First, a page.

Thus, while various rake arm approaches have been proposed, they have not proven satisfactory for all situations. Accordingly, there remains a need for alternative rake arm approaches.
In one embodiment, a single action hydraulic cylinder is utilized to rise the rake arm from the operating position to the transport position. An elastic mass is provided that acts between the outer body of the hydraulic cylinder and an adjusting device, such as a nut on the stem of the cylinder. This stem acts on an extremity of a folding arm, attached to the rake arm, rotatable about an axis offset with respect to the attachment point of the stem to the folding arm. This causes the folding arm to rotate about the axis as the stem of the hydraulic cylinder is moved between a retracted position to an extended one, and vice-versa. When the cylinder is actuated to rise the rake arm, its stem is extended out of the cylinder body, thus freeing the elastic mass from the contact with the cylinder outer body. When lowering the rake arm to its operative position, the stem is retracted and the elastic mass come in contact with the cylinder, thus acting against the retracting action and thereby limiting the downward movement of the rake arm. Moreover, the elasticity of the elastic mass permits small vertical movements of the rake arm, thus allowing the rake arm to accommodate its position according to the unevenness of the ground.
During the upwards movement of the folding arm, and of the attached rake arm, an extension of the same may come in contact with a second elastic mass, compressing the second elastic mass under the action of said single action hydraulic cylinder. At the end of its upwards movement the folding arm engages a retaining device (e.g., latch), thus remaining in its raised position, even if the hydraulic cylinder is deactivated. When the folding arm, and attached rake arm, is to be brought back to its lower position, the retaining device is deactivated thus freeing the folding arm to move under the influence of the second elastic mass, which, as it decompresses, pushes the folding arm to start a downwards movement. The downward movement is duly controlled by the inertia of the hydraulic cylinder.
The various aspects of the illustrative embodiments of the invention may be used alone or in any combination, as is desired.
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When the folding arms 16 and attached rake arms 14 are in the upper, or transport, position, said positioning arms 18 can be utilized, in a known manner, also to support the weight of arms 14 and to prevent undesired movements of the same. However, other means can be utilized having the same functions of positioning arms 18.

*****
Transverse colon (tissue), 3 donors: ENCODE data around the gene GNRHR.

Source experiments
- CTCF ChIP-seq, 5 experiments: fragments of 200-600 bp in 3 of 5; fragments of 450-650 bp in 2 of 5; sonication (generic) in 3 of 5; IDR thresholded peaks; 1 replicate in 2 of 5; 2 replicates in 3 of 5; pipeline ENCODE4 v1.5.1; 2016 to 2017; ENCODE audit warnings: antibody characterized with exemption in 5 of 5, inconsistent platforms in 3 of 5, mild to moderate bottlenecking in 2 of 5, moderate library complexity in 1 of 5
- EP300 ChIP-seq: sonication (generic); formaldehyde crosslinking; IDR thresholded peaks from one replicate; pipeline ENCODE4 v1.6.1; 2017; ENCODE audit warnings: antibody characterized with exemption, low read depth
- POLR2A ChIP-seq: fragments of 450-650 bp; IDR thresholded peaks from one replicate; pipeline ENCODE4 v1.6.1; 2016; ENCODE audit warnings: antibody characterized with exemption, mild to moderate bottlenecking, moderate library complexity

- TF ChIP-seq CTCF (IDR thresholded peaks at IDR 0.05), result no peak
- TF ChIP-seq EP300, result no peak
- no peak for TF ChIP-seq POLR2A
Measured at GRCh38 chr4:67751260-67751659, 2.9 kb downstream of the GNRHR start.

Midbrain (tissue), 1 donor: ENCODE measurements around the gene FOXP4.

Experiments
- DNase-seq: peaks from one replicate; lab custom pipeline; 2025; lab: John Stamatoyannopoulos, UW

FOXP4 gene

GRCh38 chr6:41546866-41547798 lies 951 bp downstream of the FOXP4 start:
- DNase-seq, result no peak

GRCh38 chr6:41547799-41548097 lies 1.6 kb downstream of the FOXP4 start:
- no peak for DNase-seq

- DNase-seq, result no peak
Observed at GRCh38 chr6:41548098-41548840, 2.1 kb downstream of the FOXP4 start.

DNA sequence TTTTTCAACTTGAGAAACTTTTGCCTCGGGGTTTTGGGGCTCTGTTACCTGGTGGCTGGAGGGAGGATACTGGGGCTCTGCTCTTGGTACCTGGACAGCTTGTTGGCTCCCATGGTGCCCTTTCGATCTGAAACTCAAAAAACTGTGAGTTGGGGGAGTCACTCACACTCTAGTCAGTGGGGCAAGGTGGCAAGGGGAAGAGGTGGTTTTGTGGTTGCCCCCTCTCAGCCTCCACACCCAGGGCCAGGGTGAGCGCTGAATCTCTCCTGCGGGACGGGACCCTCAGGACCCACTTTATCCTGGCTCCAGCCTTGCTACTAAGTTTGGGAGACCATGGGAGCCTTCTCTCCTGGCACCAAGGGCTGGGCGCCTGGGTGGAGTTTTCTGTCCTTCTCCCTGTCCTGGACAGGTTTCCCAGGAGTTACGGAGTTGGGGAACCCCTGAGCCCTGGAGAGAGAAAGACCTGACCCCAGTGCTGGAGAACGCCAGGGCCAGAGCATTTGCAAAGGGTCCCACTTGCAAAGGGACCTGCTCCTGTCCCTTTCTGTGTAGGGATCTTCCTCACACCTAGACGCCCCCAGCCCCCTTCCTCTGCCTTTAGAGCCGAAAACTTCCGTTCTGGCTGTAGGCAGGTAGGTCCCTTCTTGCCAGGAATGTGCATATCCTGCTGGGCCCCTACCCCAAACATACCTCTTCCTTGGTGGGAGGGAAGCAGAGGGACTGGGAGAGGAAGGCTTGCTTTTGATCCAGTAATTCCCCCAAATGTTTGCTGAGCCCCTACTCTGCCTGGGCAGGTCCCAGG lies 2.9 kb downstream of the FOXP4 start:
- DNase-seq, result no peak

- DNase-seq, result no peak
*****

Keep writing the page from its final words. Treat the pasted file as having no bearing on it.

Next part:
When it is needed to rise the folding arms 16, hydraulic cylinder 20 is activated, stem 20″ extends out of outer body 20′ pushing the lower extremity 31 of folding arm 16 to rotate around pin 26, advantageously offset with respect to pin 27. When in its rotation folding arm 16 reaches a position at right angle with wing 11″, or just past it, an extension 25 of arm 16 comes in contact with a second elastic mass 24 housed into wing 11″, and compresses it. At the same time a retaining device 23 engages extension 25, maintaining it in this position, even if action of hydraulic cylinder is ceased. The second elastic mass can be a spring, a rubber block or the like.
When needed, it is sufficient to release retaining device 23 to allow the second elastic mass 24 to uncompress, pushing the folding arm 16 to start a descent, moderated by the inertia of hydraulic cylinder 20, to the lower, operative position of rake arms 14.
Of course, all the above description also applies to the right wing 11′ of the hay rake. Moreover, the right and left sides of the hay rake according to present invention can be activated separately, permitting to utilize if needed only the necessary side of the rake.
From the above description it is apparent that the device according to present invention is extremely simple and effective, permitting to operate a hay rake without unduly weight additions, and costs.
The present invention may, of course, be carried out in other specific ways than those herein set forth without departing from the scope of the invention. The present embodiments are, therefore, to be considered in all respects as illustrative and not restrictive, and all changes coming within the meaning and equivalency range of the appended claims are intended to be embraced therein.